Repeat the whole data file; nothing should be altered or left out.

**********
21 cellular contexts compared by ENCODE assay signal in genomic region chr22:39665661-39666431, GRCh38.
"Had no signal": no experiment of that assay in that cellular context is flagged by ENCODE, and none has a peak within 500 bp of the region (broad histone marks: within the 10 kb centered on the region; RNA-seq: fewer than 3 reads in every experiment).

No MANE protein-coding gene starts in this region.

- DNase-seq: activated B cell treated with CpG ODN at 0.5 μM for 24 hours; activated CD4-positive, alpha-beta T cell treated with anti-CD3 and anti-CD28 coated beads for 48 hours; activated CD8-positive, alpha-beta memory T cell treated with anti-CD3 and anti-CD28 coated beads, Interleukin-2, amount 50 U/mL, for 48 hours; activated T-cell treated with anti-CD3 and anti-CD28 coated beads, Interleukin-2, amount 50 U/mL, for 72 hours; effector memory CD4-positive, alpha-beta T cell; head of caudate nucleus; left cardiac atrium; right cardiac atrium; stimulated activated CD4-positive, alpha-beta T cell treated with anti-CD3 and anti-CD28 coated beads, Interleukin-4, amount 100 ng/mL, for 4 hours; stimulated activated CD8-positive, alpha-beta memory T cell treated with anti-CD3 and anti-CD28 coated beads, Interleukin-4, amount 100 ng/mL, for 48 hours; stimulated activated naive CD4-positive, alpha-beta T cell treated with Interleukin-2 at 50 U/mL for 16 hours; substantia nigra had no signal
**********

21 cellular contexts compared by ENCODE assay signal in genomic region chr22:39665661-39666431, GRCh38.
"Had no signal": no experiment of that assay in that cellular context is flagged by ENCODE, and none has a peak within 500 bp of the region (broad histone marks: within the 10 kb centered on the region; RNA-seq: fewer than 3 reads in every experiment).

No MANE protein-coding gene starts in this region.

- DNase-seq: activated B cell treated with CpG ODN at 0.5 μM for 24 hours; activated CD4-positive, alpha-beta T cell treated with anti-CD3 and anti-CD28 coated beads for 48 hours; activated CD8-positive, alpha-beta memory T cell treated with anti-CD3 and anti-CD28 coated beads, Interleukin-2, amount 50 U/mL, for 48 hours; activated T-cell treated with anti-CD3 and anti-CD28 coated beads, Interleukin-2, amount 50 U/mL, for 72 hours; effector memory CD4-positive, alpha-beta T cell; head of caudate nucleus; left cardiac atrium; right cardiac atrium; stimulated activated CD4-positive, alpha-beta T cell treated with anti-CD3 and anti-CD28 coated beads, Interleukin-4, amount 100 ng/mL, for 4 hours; stimulated activated CD8-positive, alpha-beta memory T cell treated with anti-CD3 and anti-CD28 coated beads, Interleukin-4, amount 100 ng/mL, for 48 hours; stimulated activated naive CD4-positive, alpha-beta T cell treated with Interleukin-2 at 50 U/mL for 16 hours; substantia nigra had no signal